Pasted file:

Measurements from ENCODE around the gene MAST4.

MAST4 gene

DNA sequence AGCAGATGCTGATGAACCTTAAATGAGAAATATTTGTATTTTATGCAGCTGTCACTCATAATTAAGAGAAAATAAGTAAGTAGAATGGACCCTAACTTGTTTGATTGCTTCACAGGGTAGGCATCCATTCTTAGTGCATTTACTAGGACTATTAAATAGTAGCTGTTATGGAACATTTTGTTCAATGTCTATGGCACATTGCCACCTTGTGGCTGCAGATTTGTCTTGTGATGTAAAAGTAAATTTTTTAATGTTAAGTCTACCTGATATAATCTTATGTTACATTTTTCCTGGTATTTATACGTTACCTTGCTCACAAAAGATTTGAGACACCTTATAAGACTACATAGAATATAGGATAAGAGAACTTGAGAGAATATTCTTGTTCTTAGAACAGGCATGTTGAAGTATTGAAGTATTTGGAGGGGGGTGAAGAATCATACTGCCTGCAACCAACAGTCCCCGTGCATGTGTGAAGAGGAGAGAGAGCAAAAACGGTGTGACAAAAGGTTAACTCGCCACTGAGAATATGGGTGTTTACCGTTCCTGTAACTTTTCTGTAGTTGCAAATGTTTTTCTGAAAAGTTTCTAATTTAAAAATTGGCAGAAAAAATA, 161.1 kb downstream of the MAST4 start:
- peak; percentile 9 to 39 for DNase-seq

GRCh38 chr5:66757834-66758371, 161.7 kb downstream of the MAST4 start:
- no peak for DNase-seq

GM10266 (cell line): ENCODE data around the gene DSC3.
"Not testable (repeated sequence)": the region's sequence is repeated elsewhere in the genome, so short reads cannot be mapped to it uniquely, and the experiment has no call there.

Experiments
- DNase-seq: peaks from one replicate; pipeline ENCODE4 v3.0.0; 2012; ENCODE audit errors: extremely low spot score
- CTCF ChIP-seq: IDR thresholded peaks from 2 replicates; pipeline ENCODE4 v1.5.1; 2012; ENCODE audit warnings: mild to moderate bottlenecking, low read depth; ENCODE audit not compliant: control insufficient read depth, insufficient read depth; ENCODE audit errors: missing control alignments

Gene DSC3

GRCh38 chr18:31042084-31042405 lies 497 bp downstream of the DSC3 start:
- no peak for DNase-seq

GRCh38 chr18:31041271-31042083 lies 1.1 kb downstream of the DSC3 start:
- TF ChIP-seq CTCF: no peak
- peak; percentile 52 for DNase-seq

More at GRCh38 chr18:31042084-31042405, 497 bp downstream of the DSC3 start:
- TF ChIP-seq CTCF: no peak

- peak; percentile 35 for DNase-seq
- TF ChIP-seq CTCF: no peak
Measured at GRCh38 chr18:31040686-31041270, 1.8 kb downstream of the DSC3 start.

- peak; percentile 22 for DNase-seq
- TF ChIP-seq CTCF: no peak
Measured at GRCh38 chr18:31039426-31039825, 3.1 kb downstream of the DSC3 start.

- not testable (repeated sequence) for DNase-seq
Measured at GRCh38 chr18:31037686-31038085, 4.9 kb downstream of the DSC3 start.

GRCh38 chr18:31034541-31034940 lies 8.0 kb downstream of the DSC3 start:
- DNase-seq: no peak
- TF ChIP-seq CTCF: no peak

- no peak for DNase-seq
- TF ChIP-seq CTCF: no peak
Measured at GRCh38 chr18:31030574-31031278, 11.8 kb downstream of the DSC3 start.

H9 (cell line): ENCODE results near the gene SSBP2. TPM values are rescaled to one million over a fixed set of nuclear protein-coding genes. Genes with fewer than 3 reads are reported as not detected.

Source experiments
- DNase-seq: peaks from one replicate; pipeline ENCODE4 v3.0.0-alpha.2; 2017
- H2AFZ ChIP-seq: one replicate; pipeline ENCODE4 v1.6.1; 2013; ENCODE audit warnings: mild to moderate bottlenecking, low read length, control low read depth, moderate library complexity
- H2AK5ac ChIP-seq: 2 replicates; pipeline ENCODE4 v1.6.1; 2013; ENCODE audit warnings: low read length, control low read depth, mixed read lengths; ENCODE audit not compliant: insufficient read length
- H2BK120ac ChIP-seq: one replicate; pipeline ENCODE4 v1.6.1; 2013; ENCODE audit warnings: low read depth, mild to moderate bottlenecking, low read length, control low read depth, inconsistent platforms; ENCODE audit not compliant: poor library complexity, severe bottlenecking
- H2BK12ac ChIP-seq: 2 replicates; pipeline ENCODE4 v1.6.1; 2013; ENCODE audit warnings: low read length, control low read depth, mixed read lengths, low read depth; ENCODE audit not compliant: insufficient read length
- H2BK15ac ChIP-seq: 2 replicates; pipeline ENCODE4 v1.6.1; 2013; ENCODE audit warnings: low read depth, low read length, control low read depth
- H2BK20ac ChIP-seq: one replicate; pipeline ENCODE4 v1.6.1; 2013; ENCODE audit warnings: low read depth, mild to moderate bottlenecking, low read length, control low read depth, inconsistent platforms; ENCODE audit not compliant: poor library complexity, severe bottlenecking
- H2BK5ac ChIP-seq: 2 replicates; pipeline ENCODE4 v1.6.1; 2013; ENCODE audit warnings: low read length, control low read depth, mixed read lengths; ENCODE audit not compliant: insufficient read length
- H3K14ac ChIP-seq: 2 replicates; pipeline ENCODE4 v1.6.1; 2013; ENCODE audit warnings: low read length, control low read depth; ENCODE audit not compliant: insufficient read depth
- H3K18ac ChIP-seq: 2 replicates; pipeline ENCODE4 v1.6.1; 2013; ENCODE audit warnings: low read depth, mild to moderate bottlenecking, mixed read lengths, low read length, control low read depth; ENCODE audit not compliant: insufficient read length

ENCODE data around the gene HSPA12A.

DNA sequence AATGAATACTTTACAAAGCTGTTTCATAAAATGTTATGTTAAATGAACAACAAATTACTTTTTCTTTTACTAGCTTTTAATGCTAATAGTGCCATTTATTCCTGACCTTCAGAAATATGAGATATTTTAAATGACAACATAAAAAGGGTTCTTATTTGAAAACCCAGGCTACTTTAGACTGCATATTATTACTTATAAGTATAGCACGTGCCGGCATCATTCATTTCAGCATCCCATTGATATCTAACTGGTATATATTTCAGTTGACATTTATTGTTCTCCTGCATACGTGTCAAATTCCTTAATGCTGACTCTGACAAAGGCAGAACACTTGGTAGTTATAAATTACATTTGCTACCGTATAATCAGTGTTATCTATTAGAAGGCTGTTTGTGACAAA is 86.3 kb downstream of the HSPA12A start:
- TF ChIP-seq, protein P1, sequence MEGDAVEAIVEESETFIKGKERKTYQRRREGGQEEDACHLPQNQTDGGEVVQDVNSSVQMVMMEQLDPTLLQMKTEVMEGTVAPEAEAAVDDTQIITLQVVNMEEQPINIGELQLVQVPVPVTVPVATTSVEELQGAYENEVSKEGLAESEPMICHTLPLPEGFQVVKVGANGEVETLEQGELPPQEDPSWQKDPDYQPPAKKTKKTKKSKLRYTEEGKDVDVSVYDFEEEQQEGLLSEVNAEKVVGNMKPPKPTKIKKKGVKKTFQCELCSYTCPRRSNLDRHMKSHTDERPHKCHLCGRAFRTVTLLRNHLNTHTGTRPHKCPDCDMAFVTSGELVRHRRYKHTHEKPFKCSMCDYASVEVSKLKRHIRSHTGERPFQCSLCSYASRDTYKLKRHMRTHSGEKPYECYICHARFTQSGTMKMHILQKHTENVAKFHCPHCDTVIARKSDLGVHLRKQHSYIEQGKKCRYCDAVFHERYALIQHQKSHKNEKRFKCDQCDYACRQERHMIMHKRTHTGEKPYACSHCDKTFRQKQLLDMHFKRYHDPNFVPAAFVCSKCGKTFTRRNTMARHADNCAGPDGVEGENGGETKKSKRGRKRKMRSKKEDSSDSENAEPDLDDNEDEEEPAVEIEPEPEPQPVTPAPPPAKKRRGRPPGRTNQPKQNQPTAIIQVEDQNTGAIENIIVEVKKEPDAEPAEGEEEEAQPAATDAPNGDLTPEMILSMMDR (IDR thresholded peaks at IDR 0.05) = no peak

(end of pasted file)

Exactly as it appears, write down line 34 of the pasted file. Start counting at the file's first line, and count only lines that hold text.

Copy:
H9 (cell line): ENCODE results near the gene SSBP2. TPM values are rescaled to one million over a fixed set of nuclear protein-coding genes. Genes with fewer than 3 reads are reported as not detected.